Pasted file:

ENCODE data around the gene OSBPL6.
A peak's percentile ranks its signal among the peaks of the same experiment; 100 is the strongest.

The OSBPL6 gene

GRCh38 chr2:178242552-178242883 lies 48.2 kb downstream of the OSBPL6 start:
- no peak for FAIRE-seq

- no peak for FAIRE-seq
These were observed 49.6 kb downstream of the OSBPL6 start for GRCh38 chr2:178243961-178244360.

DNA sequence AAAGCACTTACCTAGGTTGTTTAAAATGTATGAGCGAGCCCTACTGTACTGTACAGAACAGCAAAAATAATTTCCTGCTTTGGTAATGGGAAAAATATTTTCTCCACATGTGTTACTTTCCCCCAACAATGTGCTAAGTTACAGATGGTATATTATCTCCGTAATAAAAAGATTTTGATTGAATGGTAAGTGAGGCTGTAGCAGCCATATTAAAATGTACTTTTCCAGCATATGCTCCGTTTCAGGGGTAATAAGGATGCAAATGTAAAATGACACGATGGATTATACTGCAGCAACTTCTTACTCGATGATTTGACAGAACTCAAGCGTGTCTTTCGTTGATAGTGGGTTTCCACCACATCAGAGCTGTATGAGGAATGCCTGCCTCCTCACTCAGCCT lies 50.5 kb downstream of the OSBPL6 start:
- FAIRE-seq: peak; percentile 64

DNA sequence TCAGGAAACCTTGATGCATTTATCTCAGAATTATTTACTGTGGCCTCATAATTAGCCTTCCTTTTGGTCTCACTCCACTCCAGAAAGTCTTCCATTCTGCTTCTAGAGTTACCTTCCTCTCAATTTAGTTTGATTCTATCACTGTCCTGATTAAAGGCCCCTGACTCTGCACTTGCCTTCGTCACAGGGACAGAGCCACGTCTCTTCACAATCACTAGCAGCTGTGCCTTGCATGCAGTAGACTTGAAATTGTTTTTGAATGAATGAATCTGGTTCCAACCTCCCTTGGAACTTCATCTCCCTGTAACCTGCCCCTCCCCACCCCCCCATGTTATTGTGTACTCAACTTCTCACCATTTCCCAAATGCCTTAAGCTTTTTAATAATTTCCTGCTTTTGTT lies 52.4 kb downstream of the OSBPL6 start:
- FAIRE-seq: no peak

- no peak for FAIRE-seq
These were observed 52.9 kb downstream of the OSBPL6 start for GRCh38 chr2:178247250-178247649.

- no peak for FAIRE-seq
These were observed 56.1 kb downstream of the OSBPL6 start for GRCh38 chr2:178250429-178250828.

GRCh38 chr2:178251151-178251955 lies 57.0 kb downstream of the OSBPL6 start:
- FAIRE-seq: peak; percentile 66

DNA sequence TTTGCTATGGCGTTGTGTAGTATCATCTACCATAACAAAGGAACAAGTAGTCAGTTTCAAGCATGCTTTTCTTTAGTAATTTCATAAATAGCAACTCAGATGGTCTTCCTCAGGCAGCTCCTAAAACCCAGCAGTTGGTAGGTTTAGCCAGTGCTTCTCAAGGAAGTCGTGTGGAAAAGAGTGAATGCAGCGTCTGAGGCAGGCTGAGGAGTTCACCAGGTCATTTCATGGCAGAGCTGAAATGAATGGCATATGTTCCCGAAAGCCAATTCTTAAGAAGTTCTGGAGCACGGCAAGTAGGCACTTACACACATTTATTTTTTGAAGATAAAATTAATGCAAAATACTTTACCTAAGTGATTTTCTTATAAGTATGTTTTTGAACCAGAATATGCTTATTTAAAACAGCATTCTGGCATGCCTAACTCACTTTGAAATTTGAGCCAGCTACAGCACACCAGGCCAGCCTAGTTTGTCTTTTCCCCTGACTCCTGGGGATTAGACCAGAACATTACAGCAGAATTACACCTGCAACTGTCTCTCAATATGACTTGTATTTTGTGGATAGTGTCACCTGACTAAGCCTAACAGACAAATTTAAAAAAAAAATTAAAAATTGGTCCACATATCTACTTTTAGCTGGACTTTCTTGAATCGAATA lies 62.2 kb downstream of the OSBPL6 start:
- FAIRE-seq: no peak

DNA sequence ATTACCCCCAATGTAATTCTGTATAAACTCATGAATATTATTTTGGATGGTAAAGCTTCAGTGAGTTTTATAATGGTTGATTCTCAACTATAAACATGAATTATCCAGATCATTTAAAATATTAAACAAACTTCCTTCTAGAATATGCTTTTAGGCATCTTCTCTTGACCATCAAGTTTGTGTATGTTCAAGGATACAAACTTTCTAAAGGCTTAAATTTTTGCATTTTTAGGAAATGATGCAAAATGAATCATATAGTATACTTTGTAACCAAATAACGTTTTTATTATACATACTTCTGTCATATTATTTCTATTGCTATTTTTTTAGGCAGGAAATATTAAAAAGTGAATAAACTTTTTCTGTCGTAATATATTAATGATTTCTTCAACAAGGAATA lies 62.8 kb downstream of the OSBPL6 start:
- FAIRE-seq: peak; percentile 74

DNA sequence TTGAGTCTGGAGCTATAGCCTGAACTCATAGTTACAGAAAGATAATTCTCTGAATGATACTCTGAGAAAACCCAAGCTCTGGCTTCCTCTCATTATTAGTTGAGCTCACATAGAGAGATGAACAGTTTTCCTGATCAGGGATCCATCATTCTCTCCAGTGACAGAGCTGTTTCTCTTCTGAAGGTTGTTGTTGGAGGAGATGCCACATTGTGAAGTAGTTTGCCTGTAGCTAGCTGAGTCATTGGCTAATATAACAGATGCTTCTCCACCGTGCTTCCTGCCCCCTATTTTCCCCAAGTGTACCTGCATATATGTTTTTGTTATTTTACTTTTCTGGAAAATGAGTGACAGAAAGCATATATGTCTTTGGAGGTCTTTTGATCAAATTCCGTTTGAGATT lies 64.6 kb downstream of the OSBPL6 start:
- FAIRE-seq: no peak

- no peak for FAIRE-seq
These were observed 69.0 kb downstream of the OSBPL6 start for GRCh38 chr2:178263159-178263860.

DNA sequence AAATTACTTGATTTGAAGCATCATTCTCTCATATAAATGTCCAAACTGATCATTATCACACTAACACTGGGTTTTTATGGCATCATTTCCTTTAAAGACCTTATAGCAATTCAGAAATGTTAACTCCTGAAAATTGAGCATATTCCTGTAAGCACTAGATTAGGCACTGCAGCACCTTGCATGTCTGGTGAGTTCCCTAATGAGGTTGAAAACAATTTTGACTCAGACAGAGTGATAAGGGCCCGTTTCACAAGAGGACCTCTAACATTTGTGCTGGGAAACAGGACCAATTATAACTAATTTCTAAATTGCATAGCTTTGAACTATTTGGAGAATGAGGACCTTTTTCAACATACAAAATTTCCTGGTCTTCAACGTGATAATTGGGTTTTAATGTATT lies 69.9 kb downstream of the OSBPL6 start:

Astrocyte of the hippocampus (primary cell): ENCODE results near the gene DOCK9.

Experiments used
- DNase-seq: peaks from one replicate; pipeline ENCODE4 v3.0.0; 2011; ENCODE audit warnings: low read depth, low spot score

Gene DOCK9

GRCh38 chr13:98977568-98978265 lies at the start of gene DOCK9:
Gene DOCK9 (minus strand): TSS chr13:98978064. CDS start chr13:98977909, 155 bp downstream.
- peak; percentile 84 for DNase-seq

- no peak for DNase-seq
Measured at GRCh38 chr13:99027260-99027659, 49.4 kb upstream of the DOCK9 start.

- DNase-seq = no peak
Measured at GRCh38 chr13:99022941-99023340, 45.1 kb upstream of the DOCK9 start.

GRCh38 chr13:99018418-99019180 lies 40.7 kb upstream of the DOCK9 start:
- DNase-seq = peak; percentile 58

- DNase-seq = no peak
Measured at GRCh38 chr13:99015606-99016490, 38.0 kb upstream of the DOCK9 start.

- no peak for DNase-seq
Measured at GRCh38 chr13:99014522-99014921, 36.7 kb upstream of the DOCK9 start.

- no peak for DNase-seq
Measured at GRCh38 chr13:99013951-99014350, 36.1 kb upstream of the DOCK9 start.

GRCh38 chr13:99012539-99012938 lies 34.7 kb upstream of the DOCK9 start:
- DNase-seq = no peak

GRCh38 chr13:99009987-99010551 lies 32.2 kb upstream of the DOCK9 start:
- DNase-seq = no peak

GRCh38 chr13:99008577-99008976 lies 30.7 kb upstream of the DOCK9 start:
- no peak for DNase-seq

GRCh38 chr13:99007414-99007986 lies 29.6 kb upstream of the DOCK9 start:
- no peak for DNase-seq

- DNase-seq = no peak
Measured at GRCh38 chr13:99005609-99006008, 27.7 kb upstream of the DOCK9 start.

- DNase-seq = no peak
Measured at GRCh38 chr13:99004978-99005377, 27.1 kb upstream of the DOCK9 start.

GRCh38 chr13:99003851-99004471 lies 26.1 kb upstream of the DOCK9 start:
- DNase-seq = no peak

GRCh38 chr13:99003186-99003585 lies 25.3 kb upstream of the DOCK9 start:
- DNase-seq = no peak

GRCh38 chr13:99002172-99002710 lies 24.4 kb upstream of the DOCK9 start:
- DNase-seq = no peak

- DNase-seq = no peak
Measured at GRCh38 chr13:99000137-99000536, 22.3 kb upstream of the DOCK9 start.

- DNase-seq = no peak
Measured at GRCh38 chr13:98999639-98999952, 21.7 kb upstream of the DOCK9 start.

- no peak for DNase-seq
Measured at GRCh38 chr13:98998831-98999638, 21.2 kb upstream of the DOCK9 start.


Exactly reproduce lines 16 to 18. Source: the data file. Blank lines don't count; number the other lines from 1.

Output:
GRCh38 chr2:178251151-178251955 lies 57.0 kb downstream of the OSBPL6 start:
- FAIRE-seq: peak; percentile 66

DNA sequence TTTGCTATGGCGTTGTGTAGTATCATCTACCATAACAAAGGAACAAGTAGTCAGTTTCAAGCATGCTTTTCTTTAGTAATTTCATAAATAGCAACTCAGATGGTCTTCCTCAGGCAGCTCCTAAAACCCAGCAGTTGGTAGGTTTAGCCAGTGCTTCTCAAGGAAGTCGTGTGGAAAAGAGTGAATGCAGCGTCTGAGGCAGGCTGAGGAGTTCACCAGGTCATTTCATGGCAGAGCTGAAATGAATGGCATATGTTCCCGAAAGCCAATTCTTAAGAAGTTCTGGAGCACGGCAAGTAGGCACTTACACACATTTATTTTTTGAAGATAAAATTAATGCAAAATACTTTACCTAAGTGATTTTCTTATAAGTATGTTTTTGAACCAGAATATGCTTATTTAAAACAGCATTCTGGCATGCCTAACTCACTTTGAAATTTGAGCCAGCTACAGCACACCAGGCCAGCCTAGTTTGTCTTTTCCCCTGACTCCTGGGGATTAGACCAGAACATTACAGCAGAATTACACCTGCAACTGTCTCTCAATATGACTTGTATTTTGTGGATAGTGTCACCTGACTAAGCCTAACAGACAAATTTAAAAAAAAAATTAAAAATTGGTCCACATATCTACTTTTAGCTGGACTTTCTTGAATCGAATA lies 62.2 kb downstream of the OSBPL6 start: